As Graham put it, the consequences “would be terrible but the war would be over (there), wouldn’t be here. It would be bad for the Korean Peninsula. It would be bad for China. It would be bad for Japan, be bad for South Korea. It would be the end of North Korea. But what it would not do is hit America and the only way it could ever come to America is with a missile.”
Many of Trump’s other close advisers appear to agree with Graham’s premise, rather than acknowledging that America’s vast nuclear arsenal is more than sufficient to deter a North Korean attack.
National Security Adviser H. R. McMaster declared this summer that “we can no longer afford to procrastinate” while North Korea develops its nuclear forces, arguing that “classic deterrence theory” won’t work with such a brutal government.
White House Chief of Staff John Kelly said Thursday, “I think I speak for the administration, that [North Korea] can simply not have the ability to reach the [U.S.] homeland.”
Trump himself declared in his speech to the United Nations in September, “It is time for North Korea to realize that the denuclearization is its only acceptable future.” He later tweeted that Secretary of State Rex Tillerson was “wasting his time trying to negotiate with Little Rocket Man.”
As conservative foreign policy analyst Daniel Larson observed, “The danger here is that Trump has defined everything except North Korean denuclearization as unacceptable, and that implies that the U.S. won’t tolerate North Korea’s continued possession of nuclear weapons. That suggests that Trump could be contemplating launching an illegal preventive war, and such a war would likely escalate to a nuclear exchange that would claim the lives of millions at a minimum. That is the trap that Trump’s irresponsible rhetoric is creating for the U.S.”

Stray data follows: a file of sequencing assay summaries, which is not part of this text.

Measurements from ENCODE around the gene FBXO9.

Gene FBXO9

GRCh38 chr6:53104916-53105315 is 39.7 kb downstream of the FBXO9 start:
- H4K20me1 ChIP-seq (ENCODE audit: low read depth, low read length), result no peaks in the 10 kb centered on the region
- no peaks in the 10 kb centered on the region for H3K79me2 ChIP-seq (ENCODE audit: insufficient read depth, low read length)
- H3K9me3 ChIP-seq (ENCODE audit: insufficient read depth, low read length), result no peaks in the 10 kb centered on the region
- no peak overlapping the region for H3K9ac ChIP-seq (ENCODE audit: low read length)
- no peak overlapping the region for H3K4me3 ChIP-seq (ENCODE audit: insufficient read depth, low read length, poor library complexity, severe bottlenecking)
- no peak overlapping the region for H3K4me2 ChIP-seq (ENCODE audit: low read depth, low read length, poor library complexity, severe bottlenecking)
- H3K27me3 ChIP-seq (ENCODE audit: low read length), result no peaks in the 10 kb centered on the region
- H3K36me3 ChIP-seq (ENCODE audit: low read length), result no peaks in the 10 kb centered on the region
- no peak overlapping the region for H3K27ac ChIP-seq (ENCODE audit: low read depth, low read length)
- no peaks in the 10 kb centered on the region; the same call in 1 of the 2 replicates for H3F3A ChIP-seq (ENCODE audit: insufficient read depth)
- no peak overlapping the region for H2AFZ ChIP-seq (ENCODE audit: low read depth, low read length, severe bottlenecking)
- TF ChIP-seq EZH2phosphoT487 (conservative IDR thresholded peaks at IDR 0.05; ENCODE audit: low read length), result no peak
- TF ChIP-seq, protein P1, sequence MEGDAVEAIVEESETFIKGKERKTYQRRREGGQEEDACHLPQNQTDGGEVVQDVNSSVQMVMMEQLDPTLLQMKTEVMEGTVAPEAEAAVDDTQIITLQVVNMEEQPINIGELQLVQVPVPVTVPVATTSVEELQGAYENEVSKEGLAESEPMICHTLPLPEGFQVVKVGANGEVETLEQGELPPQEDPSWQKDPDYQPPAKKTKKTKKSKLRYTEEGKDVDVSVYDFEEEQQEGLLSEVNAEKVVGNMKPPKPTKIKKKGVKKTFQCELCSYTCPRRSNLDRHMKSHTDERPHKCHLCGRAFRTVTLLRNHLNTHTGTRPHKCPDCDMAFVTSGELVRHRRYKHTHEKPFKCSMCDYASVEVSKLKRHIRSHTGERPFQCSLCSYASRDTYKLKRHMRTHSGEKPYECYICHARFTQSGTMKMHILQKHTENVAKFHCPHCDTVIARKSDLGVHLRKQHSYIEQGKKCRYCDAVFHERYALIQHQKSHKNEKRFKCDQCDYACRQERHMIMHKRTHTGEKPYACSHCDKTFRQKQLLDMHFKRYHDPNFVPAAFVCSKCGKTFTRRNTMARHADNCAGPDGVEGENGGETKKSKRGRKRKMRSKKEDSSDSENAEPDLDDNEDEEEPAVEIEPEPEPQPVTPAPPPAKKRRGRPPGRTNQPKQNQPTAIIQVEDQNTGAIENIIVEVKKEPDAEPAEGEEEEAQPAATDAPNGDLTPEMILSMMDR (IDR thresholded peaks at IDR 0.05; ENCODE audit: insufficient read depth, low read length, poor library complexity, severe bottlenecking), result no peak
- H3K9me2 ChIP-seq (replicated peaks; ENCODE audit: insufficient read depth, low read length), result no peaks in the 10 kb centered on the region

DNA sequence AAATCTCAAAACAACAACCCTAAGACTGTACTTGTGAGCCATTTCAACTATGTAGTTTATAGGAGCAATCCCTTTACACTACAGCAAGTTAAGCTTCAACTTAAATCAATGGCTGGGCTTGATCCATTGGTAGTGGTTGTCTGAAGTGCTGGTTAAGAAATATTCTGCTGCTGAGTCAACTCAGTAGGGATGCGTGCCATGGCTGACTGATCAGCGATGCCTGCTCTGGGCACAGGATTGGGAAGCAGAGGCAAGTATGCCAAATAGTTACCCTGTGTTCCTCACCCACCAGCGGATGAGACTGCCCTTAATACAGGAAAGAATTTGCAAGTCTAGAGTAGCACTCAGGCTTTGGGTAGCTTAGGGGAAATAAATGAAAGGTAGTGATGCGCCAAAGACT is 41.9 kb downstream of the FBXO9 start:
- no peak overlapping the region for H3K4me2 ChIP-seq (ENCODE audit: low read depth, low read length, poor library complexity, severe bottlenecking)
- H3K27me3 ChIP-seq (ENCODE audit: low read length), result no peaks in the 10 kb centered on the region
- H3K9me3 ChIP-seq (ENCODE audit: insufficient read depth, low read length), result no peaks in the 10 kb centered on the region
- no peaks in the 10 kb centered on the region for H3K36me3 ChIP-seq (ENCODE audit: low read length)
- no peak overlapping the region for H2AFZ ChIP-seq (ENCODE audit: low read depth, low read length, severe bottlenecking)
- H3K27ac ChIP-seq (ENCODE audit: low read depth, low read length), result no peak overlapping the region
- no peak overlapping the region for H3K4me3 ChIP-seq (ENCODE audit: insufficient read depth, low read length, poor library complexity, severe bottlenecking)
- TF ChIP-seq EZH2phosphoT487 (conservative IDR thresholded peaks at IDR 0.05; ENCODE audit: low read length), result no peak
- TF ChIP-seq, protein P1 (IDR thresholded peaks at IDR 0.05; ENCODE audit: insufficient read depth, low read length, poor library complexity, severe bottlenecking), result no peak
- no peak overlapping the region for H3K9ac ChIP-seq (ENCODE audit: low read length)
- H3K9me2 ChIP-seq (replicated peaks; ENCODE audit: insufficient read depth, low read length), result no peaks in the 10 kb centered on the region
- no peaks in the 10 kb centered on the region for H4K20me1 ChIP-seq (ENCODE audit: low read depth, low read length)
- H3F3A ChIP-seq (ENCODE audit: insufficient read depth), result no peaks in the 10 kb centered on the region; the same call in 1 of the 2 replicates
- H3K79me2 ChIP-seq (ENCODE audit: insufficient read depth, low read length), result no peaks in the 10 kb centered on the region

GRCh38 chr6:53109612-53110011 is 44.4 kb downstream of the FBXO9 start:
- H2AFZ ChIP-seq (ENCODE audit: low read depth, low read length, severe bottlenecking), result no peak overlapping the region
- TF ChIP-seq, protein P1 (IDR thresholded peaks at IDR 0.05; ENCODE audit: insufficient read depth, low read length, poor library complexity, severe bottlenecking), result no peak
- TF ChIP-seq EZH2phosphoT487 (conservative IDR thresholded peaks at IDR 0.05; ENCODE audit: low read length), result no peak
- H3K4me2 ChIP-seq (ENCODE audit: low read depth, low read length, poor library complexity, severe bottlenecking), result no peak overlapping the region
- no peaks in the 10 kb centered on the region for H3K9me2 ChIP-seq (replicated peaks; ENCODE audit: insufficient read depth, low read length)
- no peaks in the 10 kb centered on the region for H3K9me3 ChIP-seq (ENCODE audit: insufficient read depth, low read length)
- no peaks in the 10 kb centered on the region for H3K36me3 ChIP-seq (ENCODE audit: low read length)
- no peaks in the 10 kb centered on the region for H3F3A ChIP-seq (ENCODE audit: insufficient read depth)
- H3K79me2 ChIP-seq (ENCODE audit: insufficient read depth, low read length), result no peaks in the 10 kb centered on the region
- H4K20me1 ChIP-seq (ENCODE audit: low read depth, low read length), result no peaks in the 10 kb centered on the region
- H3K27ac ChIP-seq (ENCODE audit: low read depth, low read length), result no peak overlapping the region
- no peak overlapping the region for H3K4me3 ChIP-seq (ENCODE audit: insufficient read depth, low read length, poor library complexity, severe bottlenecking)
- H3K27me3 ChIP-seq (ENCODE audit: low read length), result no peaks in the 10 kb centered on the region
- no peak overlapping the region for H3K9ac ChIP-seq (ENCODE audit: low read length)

Trump’s misplaced faith in his missile defense system only heightens that risk. As arms expert Tom Collina observed in September, “If President Trump believes he can stop a missile attack, he is more likely to escalate a conflict. This is how nations stumble into unintended wars. We can just imagine the conversation where Defense Secretary Jim Mattis tries to explain to President Trump why he can’t depend on his $40 billion anti-missile system: ‘If I have it, why can’t I use it?’”
Mattis has a duty to explain to Trump that Pentagon claims for that system are hype aimed at winning more appropriations from Congress, not facts. He has a further duty to remind the President that the consequences of war with North Korea would be, as he once put it, “tragic on an unbelievable scale.”
The Chance for Deterrence
Mattis should also point out that a preemptive war would be as unnecessary as it would be destructive. In senior leadership meetings, North Korea’s Kim Jong Un recently described his small but growing nuclear arsenal not as an offensive force but as a “powerful deterrent firmly safeguarding the peace and security in the Korean peninsula and Northeast Asia” against the “protracted nuclear threats” from Washington.
In another setting, Kim added, “Our final goal is to establish the equilibrium of real force with the US and make the US rulers dare not talk about military option.”
U.S. intelligence experts believe Kim means what he says about acquiring nuclear weapons for deterrence, not for war. “Waking up one morning and deciding he wants to nuke” Los Angeles is not something Kim Jong Un plans to do, the CIA’s top Korea analyst recently said in public comments. “He wants to rule for a long time and die peacefully in his own bed.”
So even if Trump buys the Pentagon’s sale pitch about missile defense capabilities, he has no reason to launch a catastrophic war to block North Korea’s nuclear missile program. But for all our sake, someone urgently needs to let Trump know that he can’t count on the U.S. homeland remaining unscathed if he does choose to start a war with a nuclear-armed adversary.
Jonathan Marshall is author or co-author of five books on international relations and history. His recent contributions to Consortiumnews.com on Korea include “Hurtling Toward Fire and Fury,” “Risk to US from War on North Korea,” “North Korea Fears ‘Regime Change’ Strike,” “The Negotiation Option With North Korea,” and “Behind the North Korean Nuke Crisis.”